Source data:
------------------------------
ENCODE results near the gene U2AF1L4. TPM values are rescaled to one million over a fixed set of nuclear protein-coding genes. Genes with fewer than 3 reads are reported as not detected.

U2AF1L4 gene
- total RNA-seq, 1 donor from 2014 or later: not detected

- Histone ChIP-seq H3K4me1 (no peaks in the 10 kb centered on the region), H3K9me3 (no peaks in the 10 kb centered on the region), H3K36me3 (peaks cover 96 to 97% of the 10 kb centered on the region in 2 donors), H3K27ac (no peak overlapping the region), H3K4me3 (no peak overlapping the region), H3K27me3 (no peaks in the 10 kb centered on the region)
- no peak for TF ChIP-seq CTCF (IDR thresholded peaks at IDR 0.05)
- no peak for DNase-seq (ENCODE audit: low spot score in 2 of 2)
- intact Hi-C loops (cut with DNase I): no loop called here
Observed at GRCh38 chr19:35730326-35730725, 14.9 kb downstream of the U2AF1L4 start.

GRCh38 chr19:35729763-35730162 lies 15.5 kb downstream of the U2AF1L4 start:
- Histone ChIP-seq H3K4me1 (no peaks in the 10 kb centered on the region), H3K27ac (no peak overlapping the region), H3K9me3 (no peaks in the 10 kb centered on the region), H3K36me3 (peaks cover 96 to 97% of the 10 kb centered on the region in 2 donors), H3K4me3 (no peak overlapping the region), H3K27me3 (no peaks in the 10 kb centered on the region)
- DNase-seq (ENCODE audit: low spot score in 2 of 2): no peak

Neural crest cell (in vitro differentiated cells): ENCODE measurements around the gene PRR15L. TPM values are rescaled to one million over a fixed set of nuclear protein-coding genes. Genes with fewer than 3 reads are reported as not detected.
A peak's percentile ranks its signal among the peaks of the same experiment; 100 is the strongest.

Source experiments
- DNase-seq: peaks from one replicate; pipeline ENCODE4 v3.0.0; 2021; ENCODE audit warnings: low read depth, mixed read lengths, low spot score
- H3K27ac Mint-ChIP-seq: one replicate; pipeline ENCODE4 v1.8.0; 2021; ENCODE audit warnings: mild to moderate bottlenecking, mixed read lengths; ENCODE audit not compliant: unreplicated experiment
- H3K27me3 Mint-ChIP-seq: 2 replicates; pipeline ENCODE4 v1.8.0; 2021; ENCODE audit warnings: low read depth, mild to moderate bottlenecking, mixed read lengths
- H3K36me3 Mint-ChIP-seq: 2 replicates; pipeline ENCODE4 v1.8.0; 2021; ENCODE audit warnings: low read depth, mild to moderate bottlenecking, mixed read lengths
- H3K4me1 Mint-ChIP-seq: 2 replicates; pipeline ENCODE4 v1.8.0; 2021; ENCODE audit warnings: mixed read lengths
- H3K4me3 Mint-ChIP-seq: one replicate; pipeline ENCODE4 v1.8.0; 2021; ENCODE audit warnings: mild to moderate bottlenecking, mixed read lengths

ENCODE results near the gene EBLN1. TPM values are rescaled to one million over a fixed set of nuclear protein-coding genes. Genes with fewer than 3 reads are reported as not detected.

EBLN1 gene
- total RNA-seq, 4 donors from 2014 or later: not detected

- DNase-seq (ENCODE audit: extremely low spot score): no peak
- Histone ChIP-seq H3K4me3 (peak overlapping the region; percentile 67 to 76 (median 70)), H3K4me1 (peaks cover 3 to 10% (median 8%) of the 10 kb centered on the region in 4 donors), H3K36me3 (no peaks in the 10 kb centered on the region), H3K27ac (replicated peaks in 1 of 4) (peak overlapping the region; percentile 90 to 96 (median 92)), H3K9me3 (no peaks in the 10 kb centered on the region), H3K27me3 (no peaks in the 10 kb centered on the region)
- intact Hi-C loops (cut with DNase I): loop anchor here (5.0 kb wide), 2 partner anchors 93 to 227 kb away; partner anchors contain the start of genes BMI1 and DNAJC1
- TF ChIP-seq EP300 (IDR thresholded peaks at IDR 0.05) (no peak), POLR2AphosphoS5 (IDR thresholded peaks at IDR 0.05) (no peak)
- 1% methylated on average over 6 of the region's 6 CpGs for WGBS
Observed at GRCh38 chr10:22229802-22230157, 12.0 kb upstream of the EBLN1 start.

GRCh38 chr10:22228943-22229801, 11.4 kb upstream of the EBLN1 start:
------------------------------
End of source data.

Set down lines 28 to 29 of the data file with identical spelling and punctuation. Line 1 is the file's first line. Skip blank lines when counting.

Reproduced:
- 1% methylated on average over 6 of the region's 6 CpGs for WGBS
Observed at GRCh38 chr10:22229802-22230157, 12.0 kb upstream of the EBLN1 start.